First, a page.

However, rapid, unfettered access to information and communication platforms does not always lead to positive outcomes. For example, hate speech and online bullying can have devastating effects on individuals and communities, while malicious actors have learned how to exploit global networks to spread misinformation and fake news. Information-sensitive complex systems, such as financial markets, can also exhibit unexpected and unpredictable behaviour that can have significant consequences, such as the flash crashes thought to be caused by automated microtrading programs.
As a result, there are increasing calls for more effective moderation of information content. Financial markets have built-in circuit breakers, for example, which are designed to prevent feedback effects spiralling out of control.15 Social networks have been less successful at preventing the way hate speech and misinformation can spread.
One possibility for the future is to introduce social circuit breakers that make it more difficult to retransmit social messages, thereby preventing thoughtless redistribution of questionable content.16 Another is to improve moderation practices and technologies. Indeed, Europe's Digital Services Act and Digital Markets Act17 places a greater burden on social media companies to create safe spaces for their customers, although critics say it does not go far enough.18 There are suggestions that blockchain can be used to create a public consensus algorithm that assesses author reputation and the reliability of posted information and the reputation of its authors. This might result in the ability to monetise a good reputation and earn digital certifications of accuracy.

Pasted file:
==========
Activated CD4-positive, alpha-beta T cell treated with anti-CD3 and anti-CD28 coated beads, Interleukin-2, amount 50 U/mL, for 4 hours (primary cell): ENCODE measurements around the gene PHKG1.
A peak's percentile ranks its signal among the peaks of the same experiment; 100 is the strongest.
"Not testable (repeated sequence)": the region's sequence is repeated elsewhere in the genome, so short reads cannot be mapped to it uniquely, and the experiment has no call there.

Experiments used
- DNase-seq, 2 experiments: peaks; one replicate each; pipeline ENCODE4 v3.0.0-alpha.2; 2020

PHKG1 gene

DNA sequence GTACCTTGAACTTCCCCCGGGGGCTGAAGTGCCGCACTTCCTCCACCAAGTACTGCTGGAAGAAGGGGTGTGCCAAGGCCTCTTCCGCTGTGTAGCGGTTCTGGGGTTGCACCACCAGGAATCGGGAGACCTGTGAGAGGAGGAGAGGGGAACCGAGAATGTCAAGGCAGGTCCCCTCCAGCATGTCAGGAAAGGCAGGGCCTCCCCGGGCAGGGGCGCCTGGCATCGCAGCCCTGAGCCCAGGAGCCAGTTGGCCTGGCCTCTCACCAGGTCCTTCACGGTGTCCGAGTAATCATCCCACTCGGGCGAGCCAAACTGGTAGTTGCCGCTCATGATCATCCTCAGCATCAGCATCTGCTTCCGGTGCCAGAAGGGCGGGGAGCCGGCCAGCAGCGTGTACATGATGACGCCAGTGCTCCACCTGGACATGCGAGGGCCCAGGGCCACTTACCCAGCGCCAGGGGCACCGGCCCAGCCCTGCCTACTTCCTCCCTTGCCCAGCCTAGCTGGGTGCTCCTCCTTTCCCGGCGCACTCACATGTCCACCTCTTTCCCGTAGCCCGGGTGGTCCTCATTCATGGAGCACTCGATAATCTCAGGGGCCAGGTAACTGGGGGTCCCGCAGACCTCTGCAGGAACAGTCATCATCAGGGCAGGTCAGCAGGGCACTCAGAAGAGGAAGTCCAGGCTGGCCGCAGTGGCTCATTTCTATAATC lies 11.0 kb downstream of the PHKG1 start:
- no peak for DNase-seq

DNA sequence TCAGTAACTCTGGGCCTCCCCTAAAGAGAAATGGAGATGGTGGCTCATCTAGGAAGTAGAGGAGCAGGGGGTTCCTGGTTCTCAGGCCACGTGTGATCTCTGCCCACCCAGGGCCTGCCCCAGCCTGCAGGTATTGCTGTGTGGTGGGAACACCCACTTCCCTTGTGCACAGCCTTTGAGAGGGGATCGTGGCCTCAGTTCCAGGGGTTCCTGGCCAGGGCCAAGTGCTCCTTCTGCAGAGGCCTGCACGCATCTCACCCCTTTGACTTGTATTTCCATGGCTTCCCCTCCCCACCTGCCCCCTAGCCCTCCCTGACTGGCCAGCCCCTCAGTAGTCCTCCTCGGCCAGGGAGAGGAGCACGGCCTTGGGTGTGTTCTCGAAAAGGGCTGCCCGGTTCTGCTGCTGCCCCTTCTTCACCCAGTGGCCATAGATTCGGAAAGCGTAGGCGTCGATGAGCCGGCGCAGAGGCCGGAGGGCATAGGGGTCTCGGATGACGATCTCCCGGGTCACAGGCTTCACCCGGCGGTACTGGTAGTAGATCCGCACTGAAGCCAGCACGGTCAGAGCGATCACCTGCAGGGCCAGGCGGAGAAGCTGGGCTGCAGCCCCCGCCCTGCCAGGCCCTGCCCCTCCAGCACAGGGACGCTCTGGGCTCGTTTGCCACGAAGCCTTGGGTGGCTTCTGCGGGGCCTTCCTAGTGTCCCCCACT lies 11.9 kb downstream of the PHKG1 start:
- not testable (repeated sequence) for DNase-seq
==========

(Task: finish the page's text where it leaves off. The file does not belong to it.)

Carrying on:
All this has to be balanced against the right to freedom of speech. This requires careful legal safeguards and constant monitoring. In places where free speech is curtailed, a number of technologies can help individuals circumvent censorship, one example being The Onion Router (Tor) network, which allows the transmission of encrypted messages for anonymous communication.19 Messages sent via Tor are difficult to decrypt and hard to track, providing important channels for information flow in autocratic regimes.
This is being opposed, in some regions, by authoritarian regimes using AI to turbocharge their means of repression — mass surveillance, face recognition and gait tracking, for example. Various other factors undermine the ability to communicate anonymously. Some governments claim that secure networks can be exploited by terrorists, and attempt to legislate against them. The networks themselves have shortcomings that can be exploited to reveal the content, such as the entry and exit points of the network, which are not encrypted. Then there is the emerging technology of quantum computing, which is likely to be used at a state level, and has the potential to break many conventional forms of encryption used by ordinary citizens. For this reason, many privacy advocates suggest that conventional encryption needs to be urgently replaced with forms that are resistant to quantum computing attacks.20